from Learn about Type at Monotype Imaging Inc.

 

Hart’s Rules for Compositors and Readers at the University Press Oxford states “Unless instructions are given to the contrary, capitals, small capitals, numerals, and punctuation in displayed lines should be letter-spaced.” The lines above, in Sabon Initial cap & small cap, show the difference — which non-designers among you may consider pretty minor. I might argue with the third line and want even more space between the two Ts, but I do think the overall color of the two sets of lines shows how beneficial letter-spacing caps and small caps can be. That cap W in the second line really sticks out, but your letter-spacing can’t do too much about that.

Caps extend from the base line (a few typefaces have one or two descend below) up to the top of the ascenders. Small caps are designed to be the same height as the x-height of the face.

Hart’s Rules calls for small caps (which I cannot generate in this blog’s typeface) to be used for abbreviations like AD, AM, BC, and tells us that they should be set without letter spacing in these instances.

Quaintly they command “Text references to capital symbols in plates and line-blocks to be in small caps, except in scientific work, where capitals are used.” It is true that (to me at least) small caps tend to have a humanistic, as opposed to scientific, look — no doubt because that’s where one tends to meet them. In scientific setting symbols have so much significance that using a small cap for aesthetic reasons runs the risk of having readers stopping to ponder if there’s some meaningful distinction being made between upper case C and small cap C. For analogous reasons one will be unlikely to meet old style figures in scientific or mathematical setting.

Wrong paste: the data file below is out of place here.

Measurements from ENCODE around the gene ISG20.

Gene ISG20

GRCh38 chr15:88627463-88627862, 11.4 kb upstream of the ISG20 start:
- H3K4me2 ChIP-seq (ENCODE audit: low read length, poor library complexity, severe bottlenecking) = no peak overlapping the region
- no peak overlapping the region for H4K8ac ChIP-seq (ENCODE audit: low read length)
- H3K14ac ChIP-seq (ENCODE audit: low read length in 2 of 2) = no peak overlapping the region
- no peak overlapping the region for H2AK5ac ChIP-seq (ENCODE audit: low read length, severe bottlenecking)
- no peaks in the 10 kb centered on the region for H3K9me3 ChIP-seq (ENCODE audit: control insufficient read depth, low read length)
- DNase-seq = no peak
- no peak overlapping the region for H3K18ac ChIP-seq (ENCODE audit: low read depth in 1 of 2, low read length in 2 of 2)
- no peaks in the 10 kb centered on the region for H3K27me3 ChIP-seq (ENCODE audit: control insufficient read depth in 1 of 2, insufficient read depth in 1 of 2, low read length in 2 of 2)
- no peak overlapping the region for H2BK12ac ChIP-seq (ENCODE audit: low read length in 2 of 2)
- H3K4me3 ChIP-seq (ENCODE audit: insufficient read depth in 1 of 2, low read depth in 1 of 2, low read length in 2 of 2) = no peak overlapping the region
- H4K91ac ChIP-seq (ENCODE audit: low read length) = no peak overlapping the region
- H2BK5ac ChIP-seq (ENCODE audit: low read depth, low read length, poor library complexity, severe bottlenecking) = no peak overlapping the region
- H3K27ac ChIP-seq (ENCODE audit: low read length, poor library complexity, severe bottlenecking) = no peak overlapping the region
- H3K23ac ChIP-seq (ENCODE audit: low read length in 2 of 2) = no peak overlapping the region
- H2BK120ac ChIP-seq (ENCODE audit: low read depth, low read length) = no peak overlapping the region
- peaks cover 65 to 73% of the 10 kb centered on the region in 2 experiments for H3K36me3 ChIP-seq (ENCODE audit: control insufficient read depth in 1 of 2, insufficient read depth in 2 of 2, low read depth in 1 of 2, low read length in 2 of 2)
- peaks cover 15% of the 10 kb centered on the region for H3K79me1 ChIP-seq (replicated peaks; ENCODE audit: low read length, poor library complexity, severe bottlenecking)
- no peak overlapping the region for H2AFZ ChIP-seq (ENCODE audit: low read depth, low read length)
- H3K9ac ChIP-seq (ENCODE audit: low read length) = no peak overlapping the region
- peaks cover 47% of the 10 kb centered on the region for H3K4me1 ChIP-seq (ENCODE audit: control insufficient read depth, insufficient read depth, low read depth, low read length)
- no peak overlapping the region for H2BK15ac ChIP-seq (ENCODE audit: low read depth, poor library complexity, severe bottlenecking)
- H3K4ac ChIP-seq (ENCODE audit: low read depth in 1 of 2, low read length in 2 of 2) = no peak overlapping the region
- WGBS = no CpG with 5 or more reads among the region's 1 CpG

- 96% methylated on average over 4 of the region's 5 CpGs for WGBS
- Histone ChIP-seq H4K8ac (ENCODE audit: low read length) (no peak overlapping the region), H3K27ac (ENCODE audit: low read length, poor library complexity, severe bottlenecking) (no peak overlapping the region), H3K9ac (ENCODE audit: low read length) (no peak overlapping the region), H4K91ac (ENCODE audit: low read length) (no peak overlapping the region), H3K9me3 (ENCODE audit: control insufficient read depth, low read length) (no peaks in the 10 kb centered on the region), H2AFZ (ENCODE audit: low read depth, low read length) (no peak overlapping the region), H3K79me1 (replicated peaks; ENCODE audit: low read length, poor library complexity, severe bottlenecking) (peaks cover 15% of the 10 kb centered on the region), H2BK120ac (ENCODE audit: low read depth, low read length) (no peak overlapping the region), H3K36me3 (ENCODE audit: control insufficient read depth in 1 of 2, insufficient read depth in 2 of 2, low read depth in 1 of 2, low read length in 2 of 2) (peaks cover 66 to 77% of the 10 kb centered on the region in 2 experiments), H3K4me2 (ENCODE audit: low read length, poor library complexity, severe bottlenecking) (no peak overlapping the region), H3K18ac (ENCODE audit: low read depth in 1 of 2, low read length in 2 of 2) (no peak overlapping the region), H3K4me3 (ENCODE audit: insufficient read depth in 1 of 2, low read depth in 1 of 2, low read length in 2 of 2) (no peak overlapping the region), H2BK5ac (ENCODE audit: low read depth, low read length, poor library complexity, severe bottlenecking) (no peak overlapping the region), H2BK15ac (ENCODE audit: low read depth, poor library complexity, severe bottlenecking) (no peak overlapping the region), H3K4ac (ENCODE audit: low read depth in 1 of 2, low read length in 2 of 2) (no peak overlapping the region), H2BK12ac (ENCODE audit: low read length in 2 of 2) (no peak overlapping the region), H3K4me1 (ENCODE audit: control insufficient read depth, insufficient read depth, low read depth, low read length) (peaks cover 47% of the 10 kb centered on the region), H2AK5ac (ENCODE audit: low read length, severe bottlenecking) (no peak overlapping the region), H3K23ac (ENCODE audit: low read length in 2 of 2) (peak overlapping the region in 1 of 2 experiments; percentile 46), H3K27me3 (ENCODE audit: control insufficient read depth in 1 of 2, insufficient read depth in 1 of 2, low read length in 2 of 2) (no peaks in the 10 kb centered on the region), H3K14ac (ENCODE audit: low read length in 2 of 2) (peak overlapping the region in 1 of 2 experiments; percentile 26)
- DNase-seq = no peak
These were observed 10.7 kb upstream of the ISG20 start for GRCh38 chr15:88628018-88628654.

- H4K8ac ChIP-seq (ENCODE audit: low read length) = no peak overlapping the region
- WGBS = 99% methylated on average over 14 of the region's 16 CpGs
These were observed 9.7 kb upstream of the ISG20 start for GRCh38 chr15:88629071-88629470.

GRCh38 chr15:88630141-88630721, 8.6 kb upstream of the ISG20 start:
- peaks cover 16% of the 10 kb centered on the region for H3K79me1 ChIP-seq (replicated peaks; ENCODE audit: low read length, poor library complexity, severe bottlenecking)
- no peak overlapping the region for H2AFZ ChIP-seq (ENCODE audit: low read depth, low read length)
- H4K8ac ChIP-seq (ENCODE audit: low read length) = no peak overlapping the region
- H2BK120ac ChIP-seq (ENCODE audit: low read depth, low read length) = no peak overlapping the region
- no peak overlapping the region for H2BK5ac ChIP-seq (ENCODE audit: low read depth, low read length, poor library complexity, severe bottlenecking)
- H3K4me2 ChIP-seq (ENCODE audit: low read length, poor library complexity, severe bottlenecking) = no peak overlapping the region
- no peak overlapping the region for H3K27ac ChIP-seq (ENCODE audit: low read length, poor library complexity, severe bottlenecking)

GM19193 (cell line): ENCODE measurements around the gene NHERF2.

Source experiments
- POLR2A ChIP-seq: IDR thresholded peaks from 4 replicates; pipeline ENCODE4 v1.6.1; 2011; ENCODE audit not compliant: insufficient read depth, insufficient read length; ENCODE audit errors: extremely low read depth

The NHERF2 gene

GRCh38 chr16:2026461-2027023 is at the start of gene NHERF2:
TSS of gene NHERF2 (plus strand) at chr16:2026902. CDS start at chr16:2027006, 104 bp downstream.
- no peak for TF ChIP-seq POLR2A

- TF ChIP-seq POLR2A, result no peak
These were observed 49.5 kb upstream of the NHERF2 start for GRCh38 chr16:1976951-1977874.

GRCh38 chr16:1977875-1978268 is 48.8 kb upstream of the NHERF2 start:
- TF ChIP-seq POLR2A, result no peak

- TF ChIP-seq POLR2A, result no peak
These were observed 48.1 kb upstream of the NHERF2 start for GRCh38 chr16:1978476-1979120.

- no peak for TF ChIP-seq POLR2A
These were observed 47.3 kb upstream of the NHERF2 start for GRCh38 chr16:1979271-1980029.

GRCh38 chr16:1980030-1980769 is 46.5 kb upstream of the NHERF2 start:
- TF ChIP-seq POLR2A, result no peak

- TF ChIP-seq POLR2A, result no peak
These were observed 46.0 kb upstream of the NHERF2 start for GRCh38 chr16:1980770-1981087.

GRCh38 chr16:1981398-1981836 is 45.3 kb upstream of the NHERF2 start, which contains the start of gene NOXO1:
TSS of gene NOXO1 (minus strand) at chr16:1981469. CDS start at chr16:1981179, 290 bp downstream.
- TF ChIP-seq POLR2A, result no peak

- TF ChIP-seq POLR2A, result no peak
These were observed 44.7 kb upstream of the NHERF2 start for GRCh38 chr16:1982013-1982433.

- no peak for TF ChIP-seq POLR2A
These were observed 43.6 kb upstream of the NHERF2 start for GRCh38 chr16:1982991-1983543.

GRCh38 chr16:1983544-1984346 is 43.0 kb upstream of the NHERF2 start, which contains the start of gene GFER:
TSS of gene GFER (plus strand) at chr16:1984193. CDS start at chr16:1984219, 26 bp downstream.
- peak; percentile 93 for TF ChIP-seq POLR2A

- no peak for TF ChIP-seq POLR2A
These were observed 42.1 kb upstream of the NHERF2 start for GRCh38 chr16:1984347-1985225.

Cambridge practice, as codified by Judith Butcher in her Copy-editing, is perhaps best just directly quoted:

Use of small capitals

Small capitals are often used for AD, BC, except with lining figures where small capitals would look too small: AD 1990. [I cannot make my AD small, so the point is lost. These are lining figures though.] In the USA they are used for a.m. and p.m. Small capitals are also used for quoted words originally in capitals and for most capitalized roman numbers, e.g. vol. XII [again I can go smaller], though full capitals are always used in titles such as Henry VII and for LXX (Septuagint). Some authors type lower-case roman numbers to indicate small capitals rather than full capitals; ask the author if you are not sure what is required.

I love typography has a detailed examination of small caps, demonstrating that small caps are not just scaled-down caps, but separately designed characters. If you are one of those who think the letter-spacing in the example at the top is not discernible or irrelevant, you might probably think it a waste of time to design small caps separately when you could just scale down the caps. But the whole typesetting craft, bearing 5½ centuries of trial and error, knows what’s right.

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